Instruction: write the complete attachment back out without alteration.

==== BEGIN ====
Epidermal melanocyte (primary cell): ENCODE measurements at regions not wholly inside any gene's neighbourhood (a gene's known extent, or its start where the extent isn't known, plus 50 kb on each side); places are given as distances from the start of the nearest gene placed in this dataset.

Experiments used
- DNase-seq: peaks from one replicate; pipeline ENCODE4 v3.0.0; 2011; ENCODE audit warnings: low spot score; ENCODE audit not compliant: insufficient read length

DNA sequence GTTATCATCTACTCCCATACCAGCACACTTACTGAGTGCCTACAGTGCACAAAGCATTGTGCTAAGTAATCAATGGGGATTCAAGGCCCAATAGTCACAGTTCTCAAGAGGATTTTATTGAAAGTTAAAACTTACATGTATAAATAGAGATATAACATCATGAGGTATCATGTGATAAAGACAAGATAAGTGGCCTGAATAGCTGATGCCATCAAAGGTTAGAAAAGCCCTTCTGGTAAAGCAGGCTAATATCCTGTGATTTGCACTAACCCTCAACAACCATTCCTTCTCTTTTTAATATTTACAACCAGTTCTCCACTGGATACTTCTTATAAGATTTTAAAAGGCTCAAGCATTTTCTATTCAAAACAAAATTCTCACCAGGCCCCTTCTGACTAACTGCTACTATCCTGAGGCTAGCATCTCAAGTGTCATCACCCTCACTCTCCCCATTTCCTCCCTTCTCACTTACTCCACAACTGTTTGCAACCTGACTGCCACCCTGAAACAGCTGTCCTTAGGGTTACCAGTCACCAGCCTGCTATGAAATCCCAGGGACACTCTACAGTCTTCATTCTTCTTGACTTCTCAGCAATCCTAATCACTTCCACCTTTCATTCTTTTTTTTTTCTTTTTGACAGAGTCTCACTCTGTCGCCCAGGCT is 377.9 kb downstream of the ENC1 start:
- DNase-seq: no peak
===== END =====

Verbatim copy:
Epidermal melanocyte (primary cell): ENCODE measurements at regions not wholly inside any gene's neighbourhood (a gene's known extent, or its start where the extent isn't known, plus 50 kb on each side); places are given as distances from the start of the nearest gene placed in this dataset.

Experiments used
- DNase-seq: peaks from one replicate; pipeline ENCODE4 v3.0.0; 2011; ENCODE audit warnings: low spot score; ENCODE audit not compliant: insufficient read length

DNA sequence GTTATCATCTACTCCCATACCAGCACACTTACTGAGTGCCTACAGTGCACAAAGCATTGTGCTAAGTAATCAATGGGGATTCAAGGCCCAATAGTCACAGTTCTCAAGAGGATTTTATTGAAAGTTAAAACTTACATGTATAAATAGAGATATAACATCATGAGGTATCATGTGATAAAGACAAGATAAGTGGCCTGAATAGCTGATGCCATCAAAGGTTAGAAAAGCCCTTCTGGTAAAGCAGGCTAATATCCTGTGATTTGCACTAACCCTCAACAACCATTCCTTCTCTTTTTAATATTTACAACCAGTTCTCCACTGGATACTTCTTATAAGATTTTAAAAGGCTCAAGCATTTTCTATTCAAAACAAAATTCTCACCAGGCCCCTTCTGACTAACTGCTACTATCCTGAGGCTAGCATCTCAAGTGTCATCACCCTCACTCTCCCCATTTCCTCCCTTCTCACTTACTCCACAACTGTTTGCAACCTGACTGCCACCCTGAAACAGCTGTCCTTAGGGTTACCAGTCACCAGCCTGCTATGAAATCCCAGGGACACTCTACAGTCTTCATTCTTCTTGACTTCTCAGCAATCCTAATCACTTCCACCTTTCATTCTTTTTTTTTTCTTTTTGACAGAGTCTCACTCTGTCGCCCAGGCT is 377.9 kb downstream of the ENC1 start:
- DNase-seq: no peak